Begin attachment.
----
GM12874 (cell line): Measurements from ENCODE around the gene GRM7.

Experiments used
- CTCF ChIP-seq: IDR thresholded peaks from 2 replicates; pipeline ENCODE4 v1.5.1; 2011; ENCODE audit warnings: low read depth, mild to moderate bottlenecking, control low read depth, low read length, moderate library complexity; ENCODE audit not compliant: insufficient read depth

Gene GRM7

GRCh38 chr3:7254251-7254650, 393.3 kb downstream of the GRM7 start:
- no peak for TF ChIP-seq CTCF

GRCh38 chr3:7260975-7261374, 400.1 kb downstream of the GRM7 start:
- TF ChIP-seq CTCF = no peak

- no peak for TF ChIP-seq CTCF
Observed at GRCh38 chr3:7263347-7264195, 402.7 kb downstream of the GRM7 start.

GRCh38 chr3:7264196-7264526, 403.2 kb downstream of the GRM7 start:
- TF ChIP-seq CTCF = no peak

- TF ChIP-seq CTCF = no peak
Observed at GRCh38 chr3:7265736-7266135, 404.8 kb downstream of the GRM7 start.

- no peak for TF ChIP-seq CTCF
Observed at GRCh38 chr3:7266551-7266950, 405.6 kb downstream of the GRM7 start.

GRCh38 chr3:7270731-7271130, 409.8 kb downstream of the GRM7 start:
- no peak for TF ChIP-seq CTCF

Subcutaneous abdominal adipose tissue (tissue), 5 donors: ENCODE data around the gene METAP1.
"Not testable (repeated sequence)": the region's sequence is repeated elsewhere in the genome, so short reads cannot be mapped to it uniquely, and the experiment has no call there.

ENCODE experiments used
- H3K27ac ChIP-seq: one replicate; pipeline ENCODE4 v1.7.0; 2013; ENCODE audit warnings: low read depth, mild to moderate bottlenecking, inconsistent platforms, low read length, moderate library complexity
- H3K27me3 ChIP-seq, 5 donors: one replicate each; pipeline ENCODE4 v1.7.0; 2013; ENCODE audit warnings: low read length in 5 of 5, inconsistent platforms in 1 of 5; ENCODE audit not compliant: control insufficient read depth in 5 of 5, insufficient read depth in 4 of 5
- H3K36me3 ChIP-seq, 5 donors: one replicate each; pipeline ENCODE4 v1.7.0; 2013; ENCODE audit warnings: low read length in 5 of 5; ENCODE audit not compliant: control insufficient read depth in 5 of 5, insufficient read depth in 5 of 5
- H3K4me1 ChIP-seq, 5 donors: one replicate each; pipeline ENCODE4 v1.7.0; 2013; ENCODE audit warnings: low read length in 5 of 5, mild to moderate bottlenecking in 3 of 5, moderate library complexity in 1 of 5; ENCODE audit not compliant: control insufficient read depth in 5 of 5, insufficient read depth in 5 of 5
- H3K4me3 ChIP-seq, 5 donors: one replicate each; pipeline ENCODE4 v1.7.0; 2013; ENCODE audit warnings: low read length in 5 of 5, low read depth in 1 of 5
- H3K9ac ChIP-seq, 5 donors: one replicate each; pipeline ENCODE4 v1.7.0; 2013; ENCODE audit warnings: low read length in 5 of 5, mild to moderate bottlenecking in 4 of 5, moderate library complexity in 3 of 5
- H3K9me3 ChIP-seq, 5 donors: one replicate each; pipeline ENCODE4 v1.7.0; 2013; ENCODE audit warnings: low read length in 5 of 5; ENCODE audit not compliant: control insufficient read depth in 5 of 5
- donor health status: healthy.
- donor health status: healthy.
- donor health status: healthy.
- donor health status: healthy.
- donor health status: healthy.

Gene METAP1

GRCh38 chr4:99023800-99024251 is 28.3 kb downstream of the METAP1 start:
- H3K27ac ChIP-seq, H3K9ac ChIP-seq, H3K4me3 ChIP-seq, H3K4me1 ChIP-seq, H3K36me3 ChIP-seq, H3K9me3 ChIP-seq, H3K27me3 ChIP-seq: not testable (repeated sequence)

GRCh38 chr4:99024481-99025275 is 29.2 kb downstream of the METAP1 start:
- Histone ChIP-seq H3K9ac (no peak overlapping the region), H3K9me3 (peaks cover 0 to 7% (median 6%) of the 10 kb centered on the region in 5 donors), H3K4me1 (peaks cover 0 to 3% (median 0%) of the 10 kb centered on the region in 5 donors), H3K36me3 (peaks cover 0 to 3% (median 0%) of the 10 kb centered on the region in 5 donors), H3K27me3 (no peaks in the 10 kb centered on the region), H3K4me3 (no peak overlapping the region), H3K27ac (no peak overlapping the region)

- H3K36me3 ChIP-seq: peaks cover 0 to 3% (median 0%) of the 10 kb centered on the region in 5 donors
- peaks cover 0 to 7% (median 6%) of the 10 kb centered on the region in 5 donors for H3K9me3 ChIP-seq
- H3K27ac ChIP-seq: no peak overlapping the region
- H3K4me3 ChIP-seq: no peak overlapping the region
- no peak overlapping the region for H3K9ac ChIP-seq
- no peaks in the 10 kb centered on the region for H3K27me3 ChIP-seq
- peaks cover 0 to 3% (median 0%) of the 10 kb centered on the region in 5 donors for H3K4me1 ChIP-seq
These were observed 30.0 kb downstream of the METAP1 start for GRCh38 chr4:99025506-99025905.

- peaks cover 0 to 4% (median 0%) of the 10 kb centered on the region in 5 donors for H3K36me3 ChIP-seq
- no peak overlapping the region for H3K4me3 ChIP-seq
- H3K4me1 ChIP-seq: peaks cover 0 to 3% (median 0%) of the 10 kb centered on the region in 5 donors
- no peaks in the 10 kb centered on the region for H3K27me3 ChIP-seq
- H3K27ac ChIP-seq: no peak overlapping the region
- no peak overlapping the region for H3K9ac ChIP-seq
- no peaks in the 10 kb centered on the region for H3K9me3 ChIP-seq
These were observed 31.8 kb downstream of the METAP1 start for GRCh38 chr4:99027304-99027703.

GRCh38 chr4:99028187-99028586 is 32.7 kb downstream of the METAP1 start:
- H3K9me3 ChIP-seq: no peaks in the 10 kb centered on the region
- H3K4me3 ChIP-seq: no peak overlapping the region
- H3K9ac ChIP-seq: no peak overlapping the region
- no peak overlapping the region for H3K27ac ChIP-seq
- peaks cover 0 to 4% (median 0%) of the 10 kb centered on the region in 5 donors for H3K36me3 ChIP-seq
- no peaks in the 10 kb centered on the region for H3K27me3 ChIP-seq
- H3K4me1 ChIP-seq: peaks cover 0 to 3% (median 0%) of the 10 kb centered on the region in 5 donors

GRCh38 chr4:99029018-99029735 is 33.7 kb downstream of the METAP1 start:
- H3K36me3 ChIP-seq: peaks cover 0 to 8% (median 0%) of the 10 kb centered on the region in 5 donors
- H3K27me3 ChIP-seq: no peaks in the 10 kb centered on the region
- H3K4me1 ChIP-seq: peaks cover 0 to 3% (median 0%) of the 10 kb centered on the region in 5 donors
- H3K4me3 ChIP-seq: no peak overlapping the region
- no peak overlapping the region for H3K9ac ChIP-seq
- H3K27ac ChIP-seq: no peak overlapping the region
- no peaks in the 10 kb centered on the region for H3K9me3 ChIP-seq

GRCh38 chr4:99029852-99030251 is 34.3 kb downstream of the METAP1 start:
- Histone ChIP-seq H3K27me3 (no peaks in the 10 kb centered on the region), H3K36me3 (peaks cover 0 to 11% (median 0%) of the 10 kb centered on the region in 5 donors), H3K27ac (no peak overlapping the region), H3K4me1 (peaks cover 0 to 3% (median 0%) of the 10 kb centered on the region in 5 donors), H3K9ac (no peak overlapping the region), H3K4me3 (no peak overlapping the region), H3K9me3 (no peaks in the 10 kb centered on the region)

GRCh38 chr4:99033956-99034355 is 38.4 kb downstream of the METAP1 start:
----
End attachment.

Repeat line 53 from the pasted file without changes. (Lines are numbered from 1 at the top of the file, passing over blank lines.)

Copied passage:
- no peaks in the 10 kb centered on the region for H3K9me3 ChIP-seq